Table of Contents

Handbook on the Shadow Economy

Handbook on the Shadow Economy

Elgar original reference

Edited by Friedrich Schneider

The shadow economy (also known as the black or underground economy) covers a vast array of trade, goods and services that are not part of the official economy of a country. This original and comprehensive Handbook presents the latest research on the size and development of the shadow economy, which remains an integral component of the economies of most developing and many developed countries.

Chapter 1: Shadow Economies All Over the World: New Estimates for 162 Countries from 1999 to 2007

Friedrich Schneider, Andreas Buehn and Claudio E. Montenegro

Subjects: economics and finance, economic crime and corruption, labour economics, public finance, law - academic, corruption and economic crime

Extract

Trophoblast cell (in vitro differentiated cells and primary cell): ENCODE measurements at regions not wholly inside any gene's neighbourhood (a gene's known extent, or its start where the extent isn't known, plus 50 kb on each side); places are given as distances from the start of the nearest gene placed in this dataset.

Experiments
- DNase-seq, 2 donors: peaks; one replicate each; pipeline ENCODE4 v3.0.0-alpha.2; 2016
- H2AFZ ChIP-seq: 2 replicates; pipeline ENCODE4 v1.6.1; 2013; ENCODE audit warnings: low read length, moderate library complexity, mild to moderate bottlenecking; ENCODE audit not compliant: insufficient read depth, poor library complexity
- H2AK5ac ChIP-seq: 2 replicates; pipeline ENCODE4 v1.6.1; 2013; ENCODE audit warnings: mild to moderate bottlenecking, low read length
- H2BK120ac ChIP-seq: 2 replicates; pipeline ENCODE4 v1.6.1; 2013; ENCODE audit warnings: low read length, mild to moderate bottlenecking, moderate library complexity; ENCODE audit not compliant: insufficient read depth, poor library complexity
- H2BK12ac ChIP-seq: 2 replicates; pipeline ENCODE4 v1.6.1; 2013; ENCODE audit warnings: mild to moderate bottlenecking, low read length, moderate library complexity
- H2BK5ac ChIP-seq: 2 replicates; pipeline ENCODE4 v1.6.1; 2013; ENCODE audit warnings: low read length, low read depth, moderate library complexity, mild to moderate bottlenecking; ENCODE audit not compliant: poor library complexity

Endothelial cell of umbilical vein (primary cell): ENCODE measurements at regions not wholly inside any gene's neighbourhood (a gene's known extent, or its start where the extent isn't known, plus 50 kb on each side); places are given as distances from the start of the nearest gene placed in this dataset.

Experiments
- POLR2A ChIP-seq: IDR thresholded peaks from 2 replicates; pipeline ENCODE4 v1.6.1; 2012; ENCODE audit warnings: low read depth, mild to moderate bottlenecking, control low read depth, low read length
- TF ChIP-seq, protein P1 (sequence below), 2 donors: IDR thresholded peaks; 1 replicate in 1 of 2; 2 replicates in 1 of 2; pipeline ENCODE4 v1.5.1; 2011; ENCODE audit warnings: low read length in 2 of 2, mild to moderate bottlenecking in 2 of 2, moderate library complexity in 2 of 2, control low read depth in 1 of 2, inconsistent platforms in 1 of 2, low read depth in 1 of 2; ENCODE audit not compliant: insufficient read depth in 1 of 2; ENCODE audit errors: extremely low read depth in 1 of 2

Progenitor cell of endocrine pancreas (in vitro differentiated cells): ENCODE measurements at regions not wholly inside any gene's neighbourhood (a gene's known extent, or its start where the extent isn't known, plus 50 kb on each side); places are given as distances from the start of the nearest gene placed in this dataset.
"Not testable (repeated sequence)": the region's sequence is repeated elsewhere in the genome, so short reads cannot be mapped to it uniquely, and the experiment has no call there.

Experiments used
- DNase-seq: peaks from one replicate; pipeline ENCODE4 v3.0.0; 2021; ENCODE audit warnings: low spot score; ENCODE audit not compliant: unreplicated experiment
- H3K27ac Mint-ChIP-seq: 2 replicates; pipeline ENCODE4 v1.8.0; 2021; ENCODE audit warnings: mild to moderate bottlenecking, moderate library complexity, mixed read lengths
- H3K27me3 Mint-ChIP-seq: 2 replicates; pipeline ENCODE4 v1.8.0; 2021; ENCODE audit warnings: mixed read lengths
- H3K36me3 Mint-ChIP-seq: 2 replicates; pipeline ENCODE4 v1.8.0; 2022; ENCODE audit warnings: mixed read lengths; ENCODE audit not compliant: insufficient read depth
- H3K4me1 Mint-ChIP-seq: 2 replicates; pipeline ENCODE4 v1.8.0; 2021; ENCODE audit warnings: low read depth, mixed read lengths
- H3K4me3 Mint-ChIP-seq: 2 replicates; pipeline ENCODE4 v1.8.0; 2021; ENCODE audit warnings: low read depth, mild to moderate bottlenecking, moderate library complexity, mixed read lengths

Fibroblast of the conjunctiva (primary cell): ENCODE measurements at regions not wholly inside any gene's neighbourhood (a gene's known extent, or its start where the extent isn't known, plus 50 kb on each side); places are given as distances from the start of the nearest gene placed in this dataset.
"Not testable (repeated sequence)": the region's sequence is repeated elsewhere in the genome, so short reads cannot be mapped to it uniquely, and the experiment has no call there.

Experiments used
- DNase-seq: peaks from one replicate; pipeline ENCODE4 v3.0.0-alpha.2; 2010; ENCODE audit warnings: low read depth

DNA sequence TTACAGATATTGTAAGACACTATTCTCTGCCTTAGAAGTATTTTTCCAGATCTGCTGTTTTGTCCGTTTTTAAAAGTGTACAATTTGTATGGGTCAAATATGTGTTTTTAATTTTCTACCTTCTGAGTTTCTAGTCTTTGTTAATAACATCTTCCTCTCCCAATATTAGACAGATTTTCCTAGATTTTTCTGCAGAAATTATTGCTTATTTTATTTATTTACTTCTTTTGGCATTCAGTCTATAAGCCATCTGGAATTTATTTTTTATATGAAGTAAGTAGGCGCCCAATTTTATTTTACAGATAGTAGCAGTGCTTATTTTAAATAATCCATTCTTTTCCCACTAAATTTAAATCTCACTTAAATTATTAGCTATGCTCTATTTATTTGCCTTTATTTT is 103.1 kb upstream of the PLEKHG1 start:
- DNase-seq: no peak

1 Friedrich Schneider, Andreas Buehn and Claudio E. Montenegro 1.1 INTRODUCTION Activities associated with shadow economies are facts of life around the world. Most societies attempt to control these activities through various measures such as punishment, prosecution, economic growth or education. To more effectively and efficiently allocate resources, it is crucial for a country to gather information about the extent of the shadow economy, its magnitude, who is engaged in underground activities, and the frequency of these activities. Unfortunately, it is very difficult to get accurate information about shadow economy activities, including the goods and labour involved, because individuals engaged in these activities do not wish to be identified. Hence, doing research in this area can be considered a scientific passion for ‘knowing the unknown’. Although substantial literature2 exists on single aspects of the hidden or shadow economy and comprehensive surveys have been written by Schneider and Enste (2000) and Feld and Schneider (2009; Chapter 2, this volume), the subject is still quite controversial as there are disagreements about the definition of shadow economy activities, estimation procedures utilized and the use of their estimates in economic and policy analysis.3 Nevertheless, there are some indications that the shadow economy has grown around the world, but little is known about the development and the size of the shadow economies in developing Eastern European and Central Asian (mostly former transition) countries, and high income OECD countries over the period 1999 to 2006/2007. The period was chosen as it has the most comprehensive data...

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